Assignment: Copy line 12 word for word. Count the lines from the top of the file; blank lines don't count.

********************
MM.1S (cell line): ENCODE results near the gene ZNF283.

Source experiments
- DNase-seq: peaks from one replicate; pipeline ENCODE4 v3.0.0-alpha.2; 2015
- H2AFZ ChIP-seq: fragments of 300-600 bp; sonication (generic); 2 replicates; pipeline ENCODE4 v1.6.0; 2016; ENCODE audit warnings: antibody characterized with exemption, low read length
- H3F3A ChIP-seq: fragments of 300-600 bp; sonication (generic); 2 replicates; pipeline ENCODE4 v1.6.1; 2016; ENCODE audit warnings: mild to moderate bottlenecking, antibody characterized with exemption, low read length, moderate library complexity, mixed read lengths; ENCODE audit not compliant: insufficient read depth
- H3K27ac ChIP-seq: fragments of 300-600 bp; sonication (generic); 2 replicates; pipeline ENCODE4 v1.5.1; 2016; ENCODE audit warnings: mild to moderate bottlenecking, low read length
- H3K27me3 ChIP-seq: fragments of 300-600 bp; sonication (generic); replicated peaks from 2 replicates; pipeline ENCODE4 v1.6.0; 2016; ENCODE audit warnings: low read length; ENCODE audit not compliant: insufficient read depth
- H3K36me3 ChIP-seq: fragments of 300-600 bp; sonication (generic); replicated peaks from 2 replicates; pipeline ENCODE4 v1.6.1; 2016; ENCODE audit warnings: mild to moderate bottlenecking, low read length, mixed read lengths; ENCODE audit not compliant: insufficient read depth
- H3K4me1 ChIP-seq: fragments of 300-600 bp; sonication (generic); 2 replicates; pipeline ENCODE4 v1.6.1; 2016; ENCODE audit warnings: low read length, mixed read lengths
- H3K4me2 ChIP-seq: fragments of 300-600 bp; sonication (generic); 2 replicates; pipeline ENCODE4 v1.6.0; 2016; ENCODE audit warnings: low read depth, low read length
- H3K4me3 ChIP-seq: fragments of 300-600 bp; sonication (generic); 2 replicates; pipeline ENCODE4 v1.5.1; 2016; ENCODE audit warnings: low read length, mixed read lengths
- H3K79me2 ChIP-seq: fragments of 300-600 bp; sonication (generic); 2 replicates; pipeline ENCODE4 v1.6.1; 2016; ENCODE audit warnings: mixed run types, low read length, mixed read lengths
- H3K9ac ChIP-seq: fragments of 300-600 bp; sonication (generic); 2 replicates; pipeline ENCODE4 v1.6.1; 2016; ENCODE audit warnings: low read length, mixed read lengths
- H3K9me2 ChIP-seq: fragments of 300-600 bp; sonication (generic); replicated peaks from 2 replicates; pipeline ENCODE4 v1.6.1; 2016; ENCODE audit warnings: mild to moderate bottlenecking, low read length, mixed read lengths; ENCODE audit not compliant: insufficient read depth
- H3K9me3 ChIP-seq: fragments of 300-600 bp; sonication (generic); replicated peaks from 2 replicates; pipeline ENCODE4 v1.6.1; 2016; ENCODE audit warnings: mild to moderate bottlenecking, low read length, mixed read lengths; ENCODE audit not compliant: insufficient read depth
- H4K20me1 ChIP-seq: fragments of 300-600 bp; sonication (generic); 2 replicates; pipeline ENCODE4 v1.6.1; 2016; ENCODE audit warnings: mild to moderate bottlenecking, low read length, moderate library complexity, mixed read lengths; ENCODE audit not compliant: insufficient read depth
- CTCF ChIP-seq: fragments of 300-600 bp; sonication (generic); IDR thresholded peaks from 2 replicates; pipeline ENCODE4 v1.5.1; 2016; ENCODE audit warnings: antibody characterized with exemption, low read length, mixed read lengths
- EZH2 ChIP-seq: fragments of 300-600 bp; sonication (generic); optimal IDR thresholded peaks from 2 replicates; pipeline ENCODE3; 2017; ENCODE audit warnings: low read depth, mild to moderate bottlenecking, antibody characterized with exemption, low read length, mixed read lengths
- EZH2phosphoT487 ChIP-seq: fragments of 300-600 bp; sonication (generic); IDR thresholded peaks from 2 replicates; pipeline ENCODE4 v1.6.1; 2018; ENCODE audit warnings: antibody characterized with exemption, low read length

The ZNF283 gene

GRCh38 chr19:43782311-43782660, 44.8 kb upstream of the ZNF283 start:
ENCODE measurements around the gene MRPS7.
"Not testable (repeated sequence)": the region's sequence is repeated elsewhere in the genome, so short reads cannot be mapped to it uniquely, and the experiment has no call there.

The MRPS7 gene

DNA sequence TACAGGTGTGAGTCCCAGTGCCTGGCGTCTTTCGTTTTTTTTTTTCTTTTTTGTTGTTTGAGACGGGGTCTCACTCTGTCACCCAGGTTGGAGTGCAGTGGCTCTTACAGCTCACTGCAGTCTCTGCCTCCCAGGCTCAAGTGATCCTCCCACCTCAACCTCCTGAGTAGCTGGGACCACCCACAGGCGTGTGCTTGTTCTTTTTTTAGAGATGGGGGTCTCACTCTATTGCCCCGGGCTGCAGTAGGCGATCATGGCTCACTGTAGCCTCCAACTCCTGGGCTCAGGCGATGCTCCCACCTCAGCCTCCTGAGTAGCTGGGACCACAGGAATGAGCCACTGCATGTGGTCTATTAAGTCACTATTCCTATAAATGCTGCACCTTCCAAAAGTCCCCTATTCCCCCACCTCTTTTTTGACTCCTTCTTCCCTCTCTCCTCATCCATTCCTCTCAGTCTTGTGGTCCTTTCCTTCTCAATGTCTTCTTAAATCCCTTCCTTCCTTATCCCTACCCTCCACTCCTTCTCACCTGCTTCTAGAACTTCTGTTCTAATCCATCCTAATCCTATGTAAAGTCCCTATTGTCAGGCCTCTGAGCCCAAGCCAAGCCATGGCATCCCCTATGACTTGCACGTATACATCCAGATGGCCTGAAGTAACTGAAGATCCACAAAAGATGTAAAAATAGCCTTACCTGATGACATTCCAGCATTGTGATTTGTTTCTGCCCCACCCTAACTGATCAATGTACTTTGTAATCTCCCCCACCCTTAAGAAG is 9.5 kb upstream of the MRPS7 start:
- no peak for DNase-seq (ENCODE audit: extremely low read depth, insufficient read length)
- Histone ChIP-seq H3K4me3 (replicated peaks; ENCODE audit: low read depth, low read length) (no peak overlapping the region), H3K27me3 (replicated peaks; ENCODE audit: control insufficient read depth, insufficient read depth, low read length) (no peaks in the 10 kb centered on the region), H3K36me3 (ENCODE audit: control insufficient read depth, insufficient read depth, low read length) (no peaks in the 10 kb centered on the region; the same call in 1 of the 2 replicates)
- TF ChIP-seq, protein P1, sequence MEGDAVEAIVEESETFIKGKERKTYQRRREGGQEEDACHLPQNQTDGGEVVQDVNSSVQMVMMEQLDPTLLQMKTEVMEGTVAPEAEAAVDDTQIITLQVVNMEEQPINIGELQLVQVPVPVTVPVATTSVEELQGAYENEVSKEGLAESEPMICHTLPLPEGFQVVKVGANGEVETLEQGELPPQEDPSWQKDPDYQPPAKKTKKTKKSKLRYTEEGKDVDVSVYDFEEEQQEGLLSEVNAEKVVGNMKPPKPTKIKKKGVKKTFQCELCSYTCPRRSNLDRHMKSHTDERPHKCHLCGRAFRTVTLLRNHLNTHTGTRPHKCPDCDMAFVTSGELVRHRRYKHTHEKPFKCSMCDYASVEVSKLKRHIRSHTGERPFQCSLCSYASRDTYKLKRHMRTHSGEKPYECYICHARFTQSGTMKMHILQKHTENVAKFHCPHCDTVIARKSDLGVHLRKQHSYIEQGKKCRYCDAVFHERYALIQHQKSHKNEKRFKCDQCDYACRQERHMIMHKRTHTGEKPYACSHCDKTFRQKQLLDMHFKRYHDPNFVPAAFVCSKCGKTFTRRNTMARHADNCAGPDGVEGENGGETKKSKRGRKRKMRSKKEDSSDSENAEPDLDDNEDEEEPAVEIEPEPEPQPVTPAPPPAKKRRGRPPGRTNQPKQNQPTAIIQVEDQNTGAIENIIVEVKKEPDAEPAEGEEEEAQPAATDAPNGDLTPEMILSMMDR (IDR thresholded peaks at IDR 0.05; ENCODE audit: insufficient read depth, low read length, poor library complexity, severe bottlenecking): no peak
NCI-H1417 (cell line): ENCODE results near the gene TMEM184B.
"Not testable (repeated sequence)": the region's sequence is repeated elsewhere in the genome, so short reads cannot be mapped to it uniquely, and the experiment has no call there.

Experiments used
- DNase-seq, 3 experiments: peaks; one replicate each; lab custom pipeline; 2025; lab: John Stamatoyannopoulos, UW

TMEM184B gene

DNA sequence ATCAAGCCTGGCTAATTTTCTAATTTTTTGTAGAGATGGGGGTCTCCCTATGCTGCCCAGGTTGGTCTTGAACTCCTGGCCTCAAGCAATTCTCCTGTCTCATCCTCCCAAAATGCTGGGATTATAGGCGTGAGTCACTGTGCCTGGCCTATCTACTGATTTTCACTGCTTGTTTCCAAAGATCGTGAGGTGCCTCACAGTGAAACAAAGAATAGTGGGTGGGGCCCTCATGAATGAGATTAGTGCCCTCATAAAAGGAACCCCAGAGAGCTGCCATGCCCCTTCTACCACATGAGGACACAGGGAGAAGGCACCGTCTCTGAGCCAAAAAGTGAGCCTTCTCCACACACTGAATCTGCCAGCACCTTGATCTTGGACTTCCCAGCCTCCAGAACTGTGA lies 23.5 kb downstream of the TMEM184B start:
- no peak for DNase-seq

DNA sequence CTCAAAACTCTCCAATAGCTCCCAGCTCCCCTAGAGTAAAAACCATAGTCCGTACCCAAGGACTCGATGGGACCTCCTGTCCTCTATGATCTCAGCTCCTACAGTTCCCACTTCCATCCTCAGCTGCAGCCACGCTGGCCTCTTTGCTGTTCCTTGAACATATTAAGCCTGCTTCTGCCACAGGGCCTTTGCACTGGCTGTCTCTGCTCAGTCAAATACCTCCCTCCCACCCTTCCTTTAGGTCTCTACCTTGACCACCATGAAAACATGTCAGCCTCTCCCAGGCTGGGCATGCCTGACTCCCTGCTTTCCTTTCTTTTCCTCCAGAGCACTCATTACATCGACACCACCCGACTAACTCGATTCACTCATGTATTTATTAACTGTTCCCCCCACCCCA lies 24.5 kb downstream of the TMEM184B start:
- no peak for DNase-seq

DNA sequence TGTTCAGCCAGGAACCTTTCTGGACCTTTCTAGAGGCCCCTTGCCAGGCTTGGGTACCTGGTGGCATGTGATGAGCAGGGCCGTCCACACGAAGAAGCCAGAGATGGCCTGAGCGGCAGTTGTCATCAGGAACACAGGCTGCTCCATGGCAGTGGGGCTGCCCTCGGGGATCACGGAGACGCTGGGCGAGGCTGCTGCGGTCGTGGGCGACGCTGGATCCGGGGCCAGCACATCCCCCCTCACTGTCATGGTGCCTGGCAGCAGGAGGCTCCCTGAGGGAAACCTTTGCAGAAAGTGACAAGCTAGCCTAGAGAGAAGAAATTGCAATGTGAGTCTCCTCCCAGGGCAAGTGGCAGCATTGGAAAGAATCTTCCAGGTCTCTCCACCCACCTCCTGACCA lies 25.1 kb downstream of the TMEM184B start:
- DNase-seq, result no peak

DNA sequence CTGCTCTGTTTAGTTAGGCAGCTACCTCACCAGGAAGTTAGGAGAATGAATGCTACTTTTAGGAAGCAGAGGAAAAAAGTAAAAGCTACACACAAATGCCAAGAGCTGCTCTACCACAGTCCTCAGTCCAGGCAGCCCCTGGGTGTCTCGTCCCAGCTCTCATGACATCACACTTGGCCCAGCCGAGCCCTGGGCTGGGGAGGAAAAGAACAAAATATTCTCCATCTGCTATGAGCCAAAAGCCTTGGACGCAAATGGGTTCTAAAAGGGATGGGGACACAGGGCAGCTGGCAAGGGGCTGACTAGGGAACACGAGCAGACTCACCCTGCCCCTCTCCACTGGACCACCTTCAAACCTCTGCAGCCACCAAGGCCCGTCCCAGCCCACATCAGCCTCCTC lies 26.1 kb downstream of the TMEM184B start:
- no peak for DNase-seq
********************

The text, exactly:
- H3K79me2 ChIP-seq: fragments of 300-600 bp; sonication (generic); 2 replicates; pipeline ENCODE4 v1.6.1; 2016; ENCODE audit warnings: mixed run types, low read length, mixed read lengths